Unlikely Victory: How Israel and Lebanon Settled Their Maritime Borders
The current agreement is not a peace treaty—far from it—but it is an unprecedented victory for both Israel and Lebanon.
Last week, Israel and Lebanon, two countries that officially designate each other as enemy states, signed an agreement settling a long-standing maritime border dispute. While definitely not as important as Israel’s peace treaties with Egypt or Jordan or the Abraham Accords, which normalized Israeli’s ties with the UAE, Bahrain, and Morocco, this latest agreement reduces tensions in the region and provides an opportunity for Lebanon to break out of its economic collapse and political mayhem.
In order to make sense of the agreement, it is important to differentiate between two types of maritime zones as far as international law is concerned.
The first category covers territorial-sovereign waters, which stretch from the coast to the 12-mile mark. States have the same level of sovereignty over these types of waters as they do on land.
The second category is exclusive economic zones (EEZ), which begin 12 nautical miles from a country’s coastline and extend up to 200 miles away from the coast (unless an EEZ encounters that of another country).
The concept of economic waters developed in international maritime law as a group of principles for states to divide exploration rights and benefit from resources found in or under the waters, such as fishing zones, energy resources, and minerals.
Until the first decade of this century, no urgency was felt by the eastern Mediterranean states to mark out their EEZs. However, discoveries of large natural gas fields under the waters of Israel, Egypt, and Cyprus, and most likely in Lebanon, made matters more pressing.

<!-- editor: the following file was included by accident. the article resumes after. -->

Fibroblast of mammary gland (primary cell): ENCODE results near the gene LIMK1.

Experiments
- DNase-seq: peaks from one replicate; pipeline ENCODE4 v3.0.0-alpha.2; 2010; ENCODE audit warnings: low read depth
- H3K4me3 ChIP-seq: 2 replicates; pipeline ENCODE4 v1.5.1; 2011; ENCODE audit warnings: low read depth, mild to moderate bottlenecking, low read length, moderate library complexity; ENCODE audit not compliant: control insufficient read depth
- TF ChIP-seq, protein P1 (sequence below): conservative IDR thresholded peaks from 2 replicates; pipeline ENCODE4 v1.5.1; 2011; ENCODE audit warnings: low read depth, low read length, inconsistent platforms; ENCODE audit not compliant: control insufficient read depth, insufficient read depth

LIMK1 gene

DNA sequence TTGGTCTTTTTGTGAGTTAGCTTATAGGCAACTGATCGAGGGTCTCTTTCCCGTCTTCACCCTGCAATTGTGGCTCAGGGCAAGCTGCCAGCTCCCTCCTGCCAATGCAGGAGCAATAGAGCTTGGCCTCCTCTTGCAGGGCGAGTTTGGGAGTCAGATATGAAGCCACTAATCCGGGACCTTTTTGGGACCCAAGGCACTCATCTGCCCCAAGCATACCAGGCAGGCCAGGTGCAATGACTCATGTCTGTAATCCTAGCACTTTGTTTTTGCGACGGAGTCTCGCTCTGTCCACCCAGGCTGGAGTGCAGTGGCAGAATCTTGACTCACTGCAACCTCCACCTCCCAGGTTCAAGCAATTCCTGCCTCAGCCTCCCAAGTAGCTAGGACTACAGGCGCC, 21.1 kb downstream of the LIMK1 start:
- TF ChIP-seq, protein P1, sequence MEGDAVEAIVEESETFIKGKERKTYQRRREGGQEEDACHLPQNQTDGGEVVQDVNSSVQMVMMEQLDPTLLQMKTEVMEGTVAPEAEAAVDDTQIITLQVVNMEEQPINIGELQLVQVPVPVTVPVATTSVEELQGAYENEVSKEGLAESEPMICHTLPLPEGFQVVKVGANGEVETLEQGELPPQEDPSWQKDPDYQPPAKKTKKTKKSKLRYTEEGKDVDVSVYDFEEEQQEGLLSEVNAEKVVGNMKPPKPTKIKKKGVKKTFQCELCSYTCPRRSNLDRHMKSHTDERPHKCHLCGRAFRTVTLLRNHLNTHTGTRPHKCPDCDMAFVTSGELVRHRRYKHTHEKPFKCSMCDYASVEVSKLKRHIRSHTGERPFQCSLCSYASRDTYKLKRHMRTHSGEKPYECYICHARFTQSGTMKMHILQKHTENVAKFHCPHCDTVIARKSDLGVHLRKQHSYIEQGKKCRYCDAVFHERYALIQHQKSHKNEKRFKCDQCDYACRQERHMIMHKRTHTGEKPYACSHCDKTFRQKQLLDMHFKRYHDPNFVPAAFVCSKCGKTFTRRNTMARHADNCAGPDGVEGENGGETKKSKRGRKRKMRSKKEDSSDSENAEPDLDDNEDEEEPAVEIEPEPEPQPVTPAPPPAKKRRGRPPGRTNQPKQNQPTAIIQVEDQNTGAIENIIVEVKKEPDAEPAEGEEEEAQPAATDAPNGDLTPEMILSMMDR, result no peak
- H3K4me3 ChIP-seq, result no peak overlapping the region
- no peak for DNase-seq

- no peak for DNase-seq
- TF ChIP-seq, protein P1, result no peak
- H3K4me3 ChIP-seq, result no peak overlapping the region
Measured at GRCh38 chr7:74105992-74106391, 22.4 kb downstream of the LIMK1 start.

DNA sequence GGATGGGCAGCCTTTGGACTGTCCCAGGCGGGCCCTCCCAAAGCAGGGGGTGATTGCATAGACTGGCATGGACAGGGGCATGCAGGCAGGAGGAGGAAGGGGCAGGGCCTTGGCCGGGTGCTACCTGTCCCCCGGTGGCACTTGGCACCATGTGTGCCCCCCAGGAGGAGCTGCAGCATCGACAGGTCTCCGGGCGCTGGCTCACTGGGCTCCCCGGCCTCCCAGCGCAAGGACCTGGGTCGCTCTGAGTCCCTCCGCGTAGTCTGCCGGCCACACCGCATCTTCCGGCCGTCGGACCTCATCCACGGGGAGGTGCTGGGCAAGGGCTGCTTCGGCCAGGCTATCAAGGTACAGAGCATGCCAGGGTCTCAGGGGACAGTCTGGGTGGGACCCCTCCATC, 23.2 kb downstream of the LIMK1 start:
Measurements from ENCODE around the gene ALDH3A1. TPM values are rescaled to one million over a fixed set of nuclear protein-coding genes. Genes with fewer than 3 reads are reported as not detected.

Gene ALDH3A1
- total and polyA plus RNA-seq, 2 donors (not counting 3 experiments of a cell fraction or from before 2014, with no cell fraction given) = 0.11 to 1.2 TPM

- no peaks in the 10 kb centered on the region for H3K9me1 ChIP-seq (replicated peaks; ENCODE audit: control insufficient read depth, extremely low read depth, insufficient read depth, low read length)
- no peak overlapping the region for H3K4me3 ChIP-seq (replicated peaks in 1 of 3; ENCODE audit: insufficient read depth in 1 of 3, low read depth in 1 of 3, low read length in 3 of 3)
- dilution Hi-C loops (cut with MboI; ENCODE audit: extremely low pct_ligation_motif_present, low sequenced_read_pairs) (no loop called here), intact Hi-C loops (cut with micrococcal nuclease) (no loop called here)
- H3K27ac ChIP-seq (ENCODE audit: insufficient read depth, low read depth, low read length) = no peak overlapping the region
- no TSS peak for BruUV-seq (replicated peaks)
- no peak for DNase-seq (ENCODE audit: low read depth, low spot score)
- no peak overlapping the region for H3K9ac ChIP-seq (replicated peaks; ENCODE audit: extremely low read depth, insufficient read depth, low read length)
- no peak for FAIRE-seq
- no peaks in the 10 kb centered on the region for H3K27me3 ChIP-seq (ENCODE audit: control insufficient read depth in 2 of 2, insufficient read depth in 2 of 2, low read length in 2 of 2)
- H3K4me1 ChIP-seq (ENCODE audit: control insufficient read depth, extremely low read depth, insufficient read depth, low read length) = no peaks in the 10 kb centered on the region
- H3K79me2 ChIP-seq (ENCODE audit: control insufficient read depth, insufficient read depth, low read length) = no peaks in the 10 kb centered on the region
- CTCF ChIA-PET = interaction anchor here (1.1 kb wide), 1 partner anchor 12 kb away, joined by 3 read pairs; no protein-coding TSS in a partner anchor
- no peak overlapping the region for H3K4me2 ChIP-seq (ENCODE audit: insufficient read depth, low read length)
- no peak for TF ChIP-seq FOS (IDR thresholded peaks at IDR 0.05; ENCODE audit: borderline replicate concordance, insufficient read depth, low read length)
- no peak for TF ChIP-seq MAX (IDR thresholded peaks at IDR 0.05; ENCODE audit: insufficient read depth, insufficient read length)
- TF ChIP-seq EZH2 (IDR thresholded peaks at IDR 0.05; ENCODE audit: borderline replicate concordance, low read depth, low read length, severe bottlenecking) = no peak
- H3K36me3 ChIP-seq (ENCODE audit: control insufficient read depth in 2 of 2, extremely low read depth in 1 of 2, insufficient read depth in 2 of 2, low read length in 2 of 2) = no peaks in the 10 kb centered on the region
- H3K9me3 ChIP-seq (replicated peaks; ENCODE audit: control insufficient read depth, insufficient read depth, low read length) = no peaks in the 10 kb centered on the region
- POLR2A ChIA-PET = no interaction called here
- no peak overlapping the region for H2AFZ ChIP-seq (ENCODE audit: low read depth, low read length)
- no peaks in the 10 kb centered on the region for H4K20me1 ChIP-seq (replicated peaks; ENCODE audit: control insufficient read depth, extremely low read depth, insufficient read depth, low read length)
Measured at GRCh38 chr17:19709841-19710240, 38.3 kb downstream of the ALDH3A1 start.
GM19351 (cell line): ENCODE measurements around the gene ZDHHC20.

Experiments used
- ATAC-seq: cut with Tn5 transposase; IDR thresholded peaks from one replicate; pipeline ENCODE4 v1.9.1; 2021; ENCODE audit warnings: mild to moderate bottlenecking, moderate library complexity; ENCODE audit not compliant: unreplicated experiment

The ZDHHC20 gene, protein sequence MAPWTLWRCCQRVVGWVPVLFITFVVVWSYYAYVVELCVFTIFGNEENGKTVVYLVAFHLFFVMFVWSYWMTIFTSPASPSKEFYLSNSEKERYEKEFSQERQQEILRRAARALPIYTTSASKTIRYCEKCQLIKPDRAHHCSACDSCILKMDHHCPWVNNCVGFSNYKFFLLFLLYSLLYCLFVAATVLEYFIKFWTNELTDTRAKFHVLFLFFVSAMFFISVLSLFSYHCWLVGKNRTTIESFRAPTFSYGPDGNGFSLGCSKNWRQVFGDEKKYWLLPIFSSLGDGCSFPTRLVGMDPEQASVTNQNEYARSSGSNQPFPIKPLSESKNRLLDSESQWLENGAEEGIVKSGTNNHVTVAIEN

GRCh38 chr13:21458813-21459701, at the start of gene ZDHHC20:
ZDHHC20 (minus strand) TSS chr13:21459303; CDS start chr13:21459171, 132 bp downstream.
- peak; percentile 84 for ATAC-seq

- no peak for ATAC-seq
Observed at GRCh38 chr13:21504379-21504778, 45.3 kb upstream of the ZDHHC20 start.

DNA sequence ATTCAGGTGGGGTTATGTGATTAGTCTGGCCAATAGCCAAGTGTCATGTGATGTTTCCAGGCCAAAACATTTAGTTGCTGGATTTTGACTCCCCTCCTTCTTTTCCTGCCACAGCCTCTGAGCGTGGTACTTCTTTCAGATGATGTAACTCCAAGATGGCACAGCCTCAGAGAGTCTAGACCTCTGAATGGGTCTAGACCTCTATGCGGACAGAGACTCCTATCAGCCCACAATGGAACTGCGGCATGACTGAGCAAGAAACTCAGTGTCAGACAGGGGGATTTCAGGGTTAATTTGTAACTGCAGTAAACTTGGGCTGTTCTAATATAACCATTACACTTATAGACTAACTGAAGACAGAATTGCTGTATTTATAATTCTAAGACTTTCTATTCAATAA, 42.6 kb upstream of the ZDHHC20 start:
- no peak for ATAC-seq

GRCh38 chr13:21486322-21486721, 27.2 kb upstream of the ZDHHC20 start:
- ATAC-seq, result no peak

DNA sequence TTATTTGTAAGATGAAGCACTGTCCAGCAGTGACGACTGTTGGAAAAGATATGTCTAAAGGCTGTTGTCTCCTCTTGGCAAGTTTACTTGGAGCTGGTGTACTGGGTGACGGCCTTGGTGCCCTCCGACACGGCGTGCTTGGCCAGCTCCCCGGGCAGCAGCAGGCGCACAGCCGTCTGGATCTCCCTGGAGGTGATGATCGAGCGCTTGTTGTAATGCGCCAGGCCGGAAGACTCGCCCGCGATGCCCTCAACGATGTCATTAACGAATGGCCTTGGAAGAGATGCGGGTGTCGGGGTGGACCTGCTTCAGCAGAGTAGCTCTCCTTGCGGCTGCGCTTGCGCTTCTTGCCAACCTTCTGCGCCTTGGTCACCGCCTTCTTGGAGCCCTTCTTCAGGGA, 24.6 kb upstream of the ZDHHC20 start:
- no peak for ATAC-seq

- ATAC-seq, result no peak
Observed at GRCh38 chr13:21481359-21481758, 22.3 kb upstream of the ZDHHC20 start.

In 2007, Israel unilaterally marked out, with floats, its territorial maritime border with Lebanon, based on its understanding of international maritime law. Lebanon, for its part, declared its own wish list on maritime borders, which consisted of its maximalist positions.
Later, in 2010, Israel and Cyprus, which also discovered a very large natural gas field in its waters, reached an agreement to demarcate their EEZs. Similarly, Cyprus and Lebanon reached their own agreement earlier in 2007 (though Lebanon has yet to ratify it).
These hasty diplomatic developments were a direct result of the understanding that hiding under the waters of the eastern Mediterranean are significant hydrocarbon resources, and that to fully benefit from them it is necessary to settle border issues.
After Cyprus and Israel, on the one hand, and Cyprus and Lebanon, on the other, settled their maritime borders, the one unresolved dispute left open in this Mediterranean triangle was the border between Israel and Lebanon. Over the last twelve years, the two countries engaged in indirect negotiations led by the United States.
For over a decade, Israel and Lebanon were unable to reach an agreement on this boundary. What made it possible now? The answer to this question seems to involve three critical elements falling in place at the right time.
The first involves the preliminary testing that has occurred in recent years north of the now-established boundary, revealing a significant gas field, mostly on the Lebanese side. While Lebanon made no headway in developing its gas resources, Israel made dramatic progress, building offshore platforms and benefiting from multiple fields within its EEZ.